Lehann Maupin Gallery Hosting Bul Exhibit

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The Lehann Maupin gallery in the Lower East Side is hosting an exhibit by South Korean artist Lee Bul. Until June 21, 2014, curious viewers can enjoy this forth exhibit by Bul. Bul’s work is a futuristic, cyborgian investigation into the tensions underpinning utopian idealism and humanities urges to transcend the physical world. Influenced by her home nation’s meteoric rise into the modern age during the second half of the 20th century, Bul’s work continues to be striking and thought provoking.
Bul has long looked critically at the idealized version of the human form and how it decays, corrupts and dissatisfies. Her work shows how physical, spiritual and intellectual boundaries are transcended as humanity and technology continue to converge. With a distinct feeling of science fiction, Bul’s most recent exhibit continues to expand the viewers understanding of the perfect future we ultimate wish to create and inhabit. Drawing on the classic images of a utopian future, Bul intensifies the isolation and apathy of the future humanity is creating.
The installations in the exhibit hang from ceilings, mount walls, and occupy whole rooms. The grandest of the installations is Via Negative II. The immersive piece stretches into the spiritual realm, creating a maze of corridors all fixed with fractured, mirrored surfaces. The labyrinth leads into a central chamber, filled with illuminated mirrors, given the sense of infinity and a closeness to some central spiritual entity. The effect is jarring and disorientating in the best kind of way. The piece is suggesting that the devine in unknowable, alluding to the apophatic theology, which posits that the Devine transcends being and can only be defined by stating what it isn’t. This unknowable quality of the devine is why Bul uses mirrors so heavily. Mirrors dont have any color or form to them independently and can only be understood through their relationship to the viewer.
The exhibit, taken as a whole, encourages the viewer to think about the fading dichotomy between humanity and technology and the philosophical implications of those blurring lines. Bul’s latest work only solidifies her place as one of South Korea’s most prominent artists.

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Normcore is Still Misunderstood

Back in October 2013, K-Hole gave the fashion industry a new word to play around with: normcore. It’s been more than six months since it was born, and a lot of people still have absolutely no idea what it means.

The LA Times labeled it as an “a la carte, mix-and-match, label-agnostic approach to fashion.” They said that it’s a conscious effort to look effortless.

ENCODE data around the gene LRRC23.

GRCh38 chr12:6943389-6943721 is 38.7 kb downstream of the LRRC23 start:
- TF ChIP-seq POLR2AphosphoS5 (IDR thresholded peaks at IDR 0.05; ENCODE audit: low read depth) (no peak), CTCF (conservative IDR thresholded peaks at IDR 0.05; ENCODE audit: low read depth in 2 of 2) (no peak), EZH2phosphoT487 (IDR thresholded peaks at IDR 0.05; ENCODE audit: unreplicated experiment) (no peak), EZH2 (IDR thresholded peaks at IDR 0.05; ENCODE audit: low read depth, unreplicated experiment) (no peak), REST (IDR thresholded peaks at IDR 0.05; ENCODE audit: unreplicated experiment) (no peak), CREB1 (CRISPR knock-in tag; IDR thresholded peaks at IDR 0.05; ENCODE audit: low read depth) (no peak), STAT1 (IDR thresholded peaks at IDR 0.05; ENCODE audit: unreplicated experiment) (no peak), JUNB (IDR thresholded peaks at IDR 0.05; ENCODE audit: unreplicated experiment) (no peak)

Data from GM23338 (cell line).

A fashion photographer based in New York said that the fashion industry wants “the cool kids downtown on a dirty couch in tube socks” thing. It seems as though normcore has made it possible for just about anyone to be a fashion model.

 But the NY Times gave three definitions of normcore. And the third one is the one that caught my attention. An internet meme that turned into a massive in-joke that the news media keeps falling for. Damn. I just fell for it as well.

The style, which I think has been appropriately described as “dressing like a tourist,” has become the ultimate fashion statement. It has also become the ultimate joke.

Or has it?

The concept began in Brooklyn and spread rapidly. It was considered the way to stand out in Bushwick in 2014 – a pair of New Balance sneakers and Jerry Seinfeld jeans.

And even though it started in Brooklyn, it’s spread across the nation. Lucky has offered a normcore shopping guide. And now, it’s becoming a huge movement in France.

K-Hole, the originator of the term, didn’t want it to be a fashion trend; instead, it was supposed to represent a broader sociological attitude. Alternative types were spending too much energy trying to define themselves as individuals that they lost the joy of belonging to a group. K-Hole envisioned something different.

“You might not understand the rules of football, but you can still get a thrill from the roar of the crowd at the World Cup,” K-Hole’s report read.

Lauren Sherman, a writer for Elle.com, calls the whole movement a fraud. She described it as dressing like an uncool dad from the ‘90s. Adults who were teenagers during the Seinfeld age, Sherman wrote, recall the white sneakers and ill-fitting jeans.

The backlash, however, seemed to reinforce the trend. Now, six months later, it’s still on the rise. So go into your dad’s closet and grab some jeans. They probably won’t fit well.